There are a number of cropmarks and find spots in Wyboston from the Romano-British and Anglo-Saxon period. All are identified by the Bedfordshire Historic Environment Record [HER] which is now on-line as part of the Heritage Gateway site. This article is taken from the various entries in the HER.
A group of rectangular enclosures observed on aerial photographs at Wyboston Lakes was examined before gravel extraction in the 1950s. The site proved to be a farmstead of the later Iron Age period, with later occupation in the Roman period [HER 476], though it is unclear whether this was continuous or whether there was a break in occupation due to flooding of the site. In the Roman period a verandah-like structure was in use as a corn drier, and fragments of coal were found under its demolition layers.
Cropmarks recorded from aerial photographs at Wyboston Lakes, show a probable trackway with enclosures attached [HER 1794]. The trackway consists of two parallel linear features running east to west, and the sub-rectangular cropmarks lie to both sides of the track and aligned with it. The area has produced coins and other metalwork of Roman date, as well as brooches of the 7th-9th century AD, probably imported from Europe. The site lies to the north of the probable Roman settlement described in the previous paragraph.
To the west of the Bell Public House is an area of rectilinear cropmarks comprising the south-west corner of a large double ditched enclosure [HER 15202]. There is another rectilinear enclosure attached to the west and a straight double ditched trackway running west-north-west to east-south-east, south of the main enclosure. The cropmarks have produced a number of surface finds, these include Roman brooches, a Roman dagger chape, Roman coins, a pendent, a casket handle, a bronze strip, pins, a bracelet, a decorative buckle, Anglo-Saxon brooches, a Roman miniature axe blade, a ring, and a lead eagle figurine. Most of the finds are bronze and the evidence suggests that the site is probably that of a high status Roman settlement such as a villa.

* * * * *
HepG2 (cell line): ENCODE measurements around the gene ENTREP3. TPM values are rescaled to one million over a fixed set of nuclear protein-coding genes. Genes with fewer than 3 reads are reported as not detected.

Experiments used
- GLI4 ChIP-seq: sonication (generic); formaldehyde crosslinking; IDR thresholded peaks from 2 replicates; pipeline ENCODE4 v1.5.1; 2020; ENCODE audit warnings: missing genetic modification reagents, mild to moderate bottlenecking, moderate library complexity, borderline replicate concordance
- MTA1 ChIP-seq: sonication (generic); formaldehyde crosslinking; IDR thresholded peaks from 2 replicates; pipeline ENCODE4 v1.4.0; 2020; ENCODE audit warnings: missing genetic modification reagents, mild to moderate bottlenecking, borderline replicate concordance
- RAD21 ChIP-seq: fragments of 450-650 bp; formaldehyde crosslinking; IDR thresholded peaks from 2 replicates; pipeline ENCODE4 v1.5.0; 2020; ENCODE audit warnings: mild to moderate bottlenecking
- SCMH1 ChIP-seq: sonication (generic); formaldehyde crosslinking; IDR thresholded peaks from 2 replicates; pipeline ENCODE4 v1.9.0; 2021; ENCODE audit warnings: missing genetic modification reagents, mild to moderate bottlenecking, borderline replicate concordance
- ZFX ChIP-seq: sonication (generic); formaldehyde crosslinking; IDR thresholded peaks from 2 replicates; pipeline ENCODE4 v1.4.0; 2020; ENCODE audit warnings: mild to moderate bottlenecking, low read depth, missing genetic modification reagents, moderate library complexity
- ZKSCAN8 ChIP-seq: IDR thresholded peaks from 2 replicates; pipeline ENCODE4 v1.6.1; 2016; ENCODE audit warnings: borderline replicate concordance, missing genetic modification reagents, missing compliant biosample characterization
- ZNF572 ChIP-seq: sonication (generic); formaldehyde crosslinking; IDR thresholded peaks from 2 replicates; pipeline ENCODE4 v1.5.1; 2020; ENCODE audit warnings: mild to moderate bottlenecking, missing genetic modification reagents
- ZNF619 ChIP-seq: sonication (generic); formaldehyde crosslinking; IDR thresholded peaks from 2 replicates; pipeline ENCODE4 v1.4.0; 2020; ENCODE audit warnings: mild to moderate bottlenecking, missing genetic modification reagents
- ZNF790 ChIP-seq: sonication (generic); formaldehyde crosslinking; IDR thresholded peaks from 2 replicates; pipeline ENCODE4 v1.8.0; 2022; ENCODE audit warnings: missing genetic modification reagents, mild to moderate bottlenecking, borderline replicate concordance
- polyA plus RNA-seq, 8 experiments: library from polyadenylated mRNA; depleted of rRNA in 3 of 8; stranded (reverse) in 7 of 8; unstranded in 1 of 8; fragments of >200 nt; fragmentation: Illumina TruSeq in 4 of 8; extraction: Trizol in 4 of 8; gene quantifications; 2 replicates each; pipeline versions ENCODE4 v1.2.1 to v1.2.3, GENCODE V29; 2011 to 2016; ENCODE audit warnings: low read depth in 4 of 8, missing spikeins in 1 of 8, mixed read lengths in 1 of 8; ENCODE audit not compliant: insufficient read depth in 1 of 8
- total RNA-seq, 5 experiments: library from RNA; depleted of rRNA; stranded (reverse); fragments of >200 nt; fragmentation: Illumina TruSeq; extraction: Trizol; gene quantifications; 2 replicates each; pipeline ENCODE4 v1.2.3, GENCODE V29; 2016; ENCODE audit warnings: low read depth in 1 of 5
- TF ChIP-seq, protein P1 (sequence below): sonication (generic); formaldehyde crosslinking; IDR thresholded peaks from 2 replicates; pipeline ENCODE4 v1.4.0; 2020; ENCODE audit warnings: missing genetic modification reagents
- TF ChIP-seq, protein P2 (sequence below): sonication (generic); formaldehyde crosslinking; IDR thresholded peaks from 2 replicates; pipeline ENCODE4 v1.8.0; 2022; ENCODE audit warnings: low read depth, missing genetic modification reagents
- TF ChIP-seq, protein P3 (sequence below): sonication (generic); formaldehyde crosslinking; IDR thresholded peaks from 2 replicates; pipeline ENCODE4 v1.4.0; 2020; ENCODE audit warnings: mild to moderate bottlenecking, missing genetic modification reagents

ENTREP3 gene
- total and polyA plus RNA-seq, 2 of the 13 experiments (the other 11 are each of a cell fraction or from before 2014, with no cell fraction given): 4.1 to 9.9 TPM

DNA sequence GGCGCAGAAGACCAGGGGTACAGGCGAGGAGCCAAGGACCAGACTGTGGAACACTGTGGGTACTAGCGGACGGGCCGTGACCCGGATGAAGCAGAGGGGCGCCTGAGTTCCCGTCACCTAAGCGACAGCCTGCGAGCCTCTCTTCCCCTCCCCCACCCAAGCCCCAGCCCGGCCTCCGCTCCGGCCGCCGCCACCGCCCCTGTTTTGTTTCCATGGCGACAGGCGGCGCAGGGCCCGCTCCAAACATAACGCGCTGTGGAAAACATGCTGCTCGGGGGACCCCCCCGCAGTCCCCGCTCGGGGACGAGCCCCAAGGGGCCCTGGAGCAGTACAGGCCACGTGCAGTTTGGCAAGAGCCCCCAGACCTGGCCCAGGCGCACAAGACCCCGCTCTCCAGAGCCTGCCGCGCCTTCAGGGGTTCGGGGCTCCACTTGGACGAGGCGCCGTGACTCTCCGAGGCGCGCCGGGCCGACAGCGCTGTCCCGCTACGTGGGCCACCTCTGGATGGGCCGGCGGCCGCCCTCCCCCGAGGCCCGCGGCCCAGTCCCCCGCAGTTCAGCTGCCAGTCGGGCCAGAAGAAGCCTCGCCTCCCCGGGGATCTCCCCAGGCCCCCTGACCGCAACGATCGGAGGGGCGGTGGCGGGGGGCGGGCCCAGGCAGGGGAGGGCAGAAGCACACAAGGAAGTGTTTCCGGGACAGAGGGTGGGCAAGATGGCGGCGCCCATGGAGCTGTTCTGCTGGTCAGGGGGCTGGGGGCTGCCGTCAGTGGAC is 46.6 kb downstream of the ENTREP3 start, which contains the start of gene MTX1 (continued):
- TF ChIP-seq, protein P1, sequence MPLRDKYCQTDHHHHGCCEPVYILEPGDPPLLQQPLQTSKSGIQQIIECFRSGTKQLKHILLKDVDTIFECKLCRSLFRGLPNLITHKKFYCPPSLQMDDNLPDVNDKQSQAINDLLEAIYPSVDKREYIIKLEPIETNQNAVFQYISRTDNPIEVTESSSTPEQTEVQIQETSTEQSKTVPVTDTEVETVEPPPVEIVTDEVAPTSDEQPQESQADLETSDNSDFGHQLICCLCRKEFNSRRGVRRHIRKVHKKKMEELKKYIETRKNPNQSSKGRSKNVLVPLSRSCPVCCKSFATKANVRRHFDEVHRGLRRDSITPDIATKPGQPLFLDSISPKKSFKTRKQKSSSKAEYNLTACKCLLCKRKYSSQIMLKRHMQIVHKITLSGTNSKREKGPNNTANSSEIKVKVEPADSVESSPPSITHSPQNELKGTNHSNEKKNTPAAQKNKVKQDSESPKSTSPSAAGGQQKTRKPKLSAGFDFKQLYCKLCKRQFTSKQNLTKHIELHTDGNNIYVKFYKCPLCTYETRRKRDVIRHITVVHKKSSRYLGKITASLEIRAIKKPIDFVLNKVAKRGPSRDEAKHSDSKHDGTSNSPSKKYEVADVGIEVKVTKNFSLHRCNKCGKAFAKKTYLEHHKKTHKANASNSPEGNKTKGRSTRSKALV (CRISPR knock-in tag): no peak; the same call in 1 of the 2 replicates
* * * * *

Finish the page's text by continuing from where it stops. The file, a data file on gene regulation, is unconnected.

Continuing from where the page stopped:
A cropmark of two adjoining rectangular enclosures is recorded from aerial photographs in the same general area as that in the previous paragraph [HER 3239]. The site has produced an enamelled decorative stud of 2nd century date, and a circular brooch of Iron Age or Roman date, as well as four Anglo-Saxon brooches of 6th to 9th century date.
A number of finds from Wyboston include Anglo-Saxon strap ends, a brooch, a medieval seal die and a medieval to post medieval purse [HER 16029]. One of the strap ends is made of silver and has been decorated with an animal ornament which may have been inlaid with niello (an alloy of sulfur, copper, silver, and usually lead. It is black in colour). Another is bronze with an iron rivet through the nose of the animal head terminal. The remains of anAnglo-Saxon brooch and pinhead were also recovered, the pin has a faceted head and each of the right facets are decorated with a raised circle.
A number of brooches of a Roman and Anglo-Saxon date have been found in the area, along with a Roman ring. The brooches date to between the 1st and 3rd centuries and include plate and lozenge shaped types, of which most were enamelled. The other brooches were of an Anglo-Saxon date and included square headed types. The bronze ring dates to the 2nd century and was also enamelled [HER 16037]. Another Roman brooch [HER 16039] was in the shape of a duck. It was small and did not bear evidence of enamelling as is more common with large types of this kind.
A coin of the Emperor Antoninus Pius (138-161 AD) was found in 1963 west of Rookery Road [HER 481] and Roman pottery was found at Wyboston Lakes in unspecified quantity in 1960 [HER 479.